Dist Prof Brian Boyd

MA (Cant), PhD (Tor), FNZAH, FRSNZ


After a BA in English and in American Studies and an MA in English at the University of Canterbury, Christchurch, I studied for a PhD at the University of Toronto, writing a thesis (1979) on Vladimir Nabokov’s most complex novel, Ada, and its relation to his thought and style in general. In 1979 I took up a postdoctoral fellowship in New Zealand literature at the University of Auckland, and wrote on Maurice Gee, whose Plumb had appeared the previous year.

On reading my PhD thesis (later published as Nabokov’s Ada: The Place of Consciousness 1985, second edition 2001, Russian translation 2013), Véra Nabokov invited me to catalogue her husband’s archive. My relationship with Véra allowed me in 1981 to begin working on a biography, published in two volumes (Vladimir Nabokov: The Russian Years, 1990, Vladimir Nabokov: The American Years, 1991) and translated into seven languages.

I was appointed a lecturer in English at UoA in 1980, teaching mostly in the modern novel, the age of Shakespeare, and the nineteenth century. After publishing the Nabokov biography, I began to write on Shakespeare but then in 1994 introduced a graduate course in Narrative, from Homer to Spiegelman via Shakespeare, Austen, Tolstoy, Joyce, Nabokov, Dr. Seuss and narrative painting (Giotto, Victorian narrative painting, Australian aboriginal painting), film of four continents, and comics.

In the wake of the Nabokov biography’s reception, I decided to undertake the biography of philosopher Karl Popper, while continuing with Nabokov projects (an edition in three volumes of Nabokov’s English-language fiction and memoirs, for the Library of America, 1996, an edition of his uncollected butterfly writings, 1999, a book on his second most complex novel--after Ada--Pale Fire, 1999). The work on both Popper, the founder of evolutionary epistemology, and Nabokov, who traced the evolution of certain butterfly lines, as well as my teaching the Narrative course, helped move me toward writing on literature, evolution, and cognition, first on Austen (1998), then Dr. Seuss (2001) and eventually others (Homer, Shakespeare, Nabokov, Spiegelman).

This work fed into a first-year course, From Sonnets to Comics, soon taught, in fact, in reverse order, from comics to sonnets, from the more accessible (Dr Seuss and Spiegelman) to the less (Shakespeare). This introductory course also introduced students to a biocultural appraoch to literature. 

On the Origin of Stories: Evolution, Cognition, and Fiction (2009) proposed an evolutionary and cognitive account of art in general, narrative in general, and fiction in particular, and showed how this perspective could illuminate classics as near as we can easily get to the origin of stories in our species (Homer’s Odyssey) and our individual development (Dr. Seuss’s Horton Hears a Who!). This was followed by the co-edited Evolution, Literature, and Film: A Reader (2010) and a monograph on lyrics, as verse without narrative, Why Lyrics Last: Evolution, Cognition, and Shakespeare’s Sonnets (2102).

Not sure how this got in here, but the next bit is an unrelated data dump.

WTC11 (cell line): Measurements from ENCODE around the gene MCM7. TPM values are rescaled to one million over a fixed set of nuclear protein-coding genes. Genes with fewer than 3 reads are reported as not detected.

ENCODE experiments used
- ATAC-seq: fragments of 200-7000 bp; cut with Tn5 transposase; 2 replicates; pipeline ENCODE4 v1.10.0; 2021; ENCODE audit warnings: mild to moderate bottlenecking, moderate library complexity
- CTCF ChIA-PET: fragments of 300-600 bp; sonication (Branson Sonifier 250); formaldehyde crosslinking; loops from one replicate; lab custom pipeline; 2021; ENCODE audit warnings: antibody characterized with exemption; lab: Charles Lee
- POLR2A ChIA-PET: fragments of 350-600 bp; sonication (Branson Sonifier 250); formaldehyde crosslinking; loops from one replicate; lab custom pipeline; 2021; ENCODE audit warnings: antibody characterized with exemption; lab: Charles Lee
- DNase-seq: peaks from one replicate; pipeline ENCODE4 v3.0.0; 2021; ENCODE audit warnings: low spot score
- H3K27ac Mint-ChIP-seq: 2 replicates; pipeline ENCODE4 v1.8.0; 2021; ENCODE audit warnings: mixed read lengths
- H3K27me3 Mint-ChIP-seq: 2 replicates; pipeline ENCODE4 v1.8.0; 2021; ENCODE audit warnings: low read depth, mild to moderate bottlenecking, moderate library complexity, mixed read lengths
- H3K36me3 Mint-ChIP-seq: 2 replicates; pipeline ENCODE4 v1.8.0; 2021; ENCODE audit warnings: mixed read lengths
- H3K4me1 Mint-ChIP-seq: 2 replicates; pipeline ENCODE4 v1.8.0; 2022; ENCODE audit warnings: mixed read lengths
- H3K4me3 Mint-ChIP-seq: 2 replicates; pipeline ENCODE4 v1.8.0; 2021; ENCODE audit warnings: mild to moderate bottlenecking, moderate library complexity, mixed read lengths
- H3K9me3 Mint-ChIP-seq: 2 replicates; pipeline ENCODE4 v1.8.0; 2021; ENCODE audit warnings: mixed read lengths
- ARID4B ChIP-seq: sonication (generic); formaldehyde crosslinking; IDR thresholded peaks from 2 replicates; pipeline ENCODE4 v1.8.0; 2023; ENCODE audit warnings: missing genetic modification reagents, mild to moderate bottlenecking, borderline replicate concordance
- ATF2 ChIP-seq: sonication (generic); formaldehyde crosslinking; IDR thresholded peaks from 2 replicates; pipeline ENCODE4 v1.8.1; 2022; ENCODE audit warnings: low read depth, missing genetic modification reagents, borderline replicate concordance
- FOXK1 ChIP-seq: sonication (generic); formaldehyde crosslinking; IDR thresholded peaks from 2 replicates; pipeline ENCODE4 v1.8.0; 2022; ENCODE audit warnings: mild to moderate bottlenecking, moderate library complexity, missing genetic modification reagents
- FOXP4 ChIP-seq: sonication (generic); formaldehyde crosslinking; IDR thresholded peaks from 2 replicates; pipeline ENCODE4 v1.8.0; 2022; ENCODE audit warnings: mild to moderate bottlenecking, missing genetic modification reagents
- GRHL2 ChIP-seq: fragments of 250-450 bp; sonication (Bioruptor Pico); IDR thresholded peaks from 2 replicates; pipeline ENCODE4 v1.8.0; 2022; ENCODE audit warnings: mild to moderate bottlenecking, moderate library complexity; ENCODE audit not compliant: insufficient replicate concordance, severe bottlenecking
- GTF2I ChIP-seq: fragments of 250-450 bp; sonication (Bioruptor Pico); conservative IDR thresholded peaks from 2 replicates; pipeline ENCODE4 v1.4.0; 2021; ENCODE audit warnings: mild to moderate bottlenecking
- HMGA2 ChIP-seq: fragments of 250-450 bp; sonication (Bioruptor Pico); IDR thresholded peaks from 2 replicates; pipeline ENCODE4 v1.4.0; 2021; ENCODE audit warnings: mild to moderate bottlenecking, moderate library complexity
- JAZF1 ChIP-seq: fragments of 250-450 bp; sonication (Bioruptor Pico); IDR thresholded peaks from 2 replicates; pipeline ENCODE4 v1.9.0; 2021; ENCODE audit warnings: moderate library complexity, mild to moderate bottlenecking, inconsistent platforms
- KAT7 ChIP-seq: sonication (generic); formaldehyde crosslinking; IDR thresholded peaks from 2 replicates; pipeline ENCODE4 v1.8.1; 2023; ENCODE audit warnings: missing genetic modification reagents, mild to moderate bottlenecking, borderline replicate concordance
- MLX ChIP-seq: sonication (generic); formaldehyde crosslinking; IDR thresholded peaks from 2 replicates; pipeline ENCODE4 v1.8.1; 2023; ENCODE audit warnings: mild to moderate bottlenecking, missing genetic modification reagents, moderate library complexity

Reading intensely in biology and psychology, and my work on Nabokov, a world-class lepidopterist, and Popper, “incomparably the greatest philosopher of science there has ever been” (Nobel Medicine and Physiology laureate Peter Medawar), led me to introduce, when the call came at UoA for General Education courses, a course in Literature and Science, taught with award-winning teacher Associate Professor Cather Simpson, who works at the interface of Physics, Chemistry, and Biology.

Meanwhile I had also continued to work on Shakespeare, editing Words that Count (2004), a Festschrift for my retired colleague Mac Jackson, and on Nabokov, annotating Ada  (AdaOnline, 2004- ), co-editing Verses and Versions: Three Centuries of Russian Poetry (2008), a collection of his translations from Russian verse, my own Stalking Nabokov: Selected Essays (2011), editing John Shade’s Pale Fire: A Poem in Four Cantos (2011), and co-editing and co-translating Letters to Véra (2014), co-editing Nabokov Upside Down (2017, selected papers from a Nabokov conference I organized at Auckland in 2012) and on Spiegelman and the origins of comics.

From 2012 to 2015 I was on a Marsden grant that has allowed me to focus once again on the biography of Karl Popper, which has involved me in research in 20 countries. 

I was also invited to co-curate a 2016-17 exhibition, On the Origin of Art, for the Museum of Old and New Art, Hobart, Tasmania. The works I selected date from 14,500 years ago to now (including new commissions), and from all continents, and including painting, sculpture, drawing, photography, basketwork, music, musical drama (with dance, masks and puppetry), installations, film, music videos, comics, literature, posters, magazine covers, and avant-garde clothing and carpet. The exhibition drew 230,000 visitors.

In 2016 I introduced a new Stage II and III course, Creating Stories, which runs from before Shakespeare to the present and across modes including children's book, comics, and film, and emphasizes the creative role of the audience in bringing stories to life from cues authors provide.

After a stint (March-May 2017) as visiting professor in English at Kyoto University, I am back at Auckland, working on literary and narrative theory, language, reason, Nabokov, and especially Popper.

Research | Current

  • Literature (and the arts), evolution and cognition
  • Narrative
  • Literary theory
  • Nabokov
  • Spiegelman
  • Shakespeare
  • Austen
  • Literature/humanities/arts and science
  • Literary translation
  • Philosophy of science
  • Karl Popper


  • Co-editor, with Stanislav Shvabrin, Vladimir Nabokov, Lectures on Russian Poetry and Drama (2 vols) (in preparation).
  • “Girl Misinterpreted.” [Review article on Sarah Weinman, The Real Lolita). The Listener (NZ), March 16-22, 2019, 26-29. Online at https://www.noted.co.nz/currently/history/the-real-lolita-nabokov-scholar-brian-boyd/
  • Preface to the second edition of Chinese translation of Vladimir Nabokov: The Russian Years and Vladimir Nabokov: The American Years, trans. Liu Jialin (Shanghai: BBT/Guilin: Guangxi Normal University Press, 2019, forthcoming).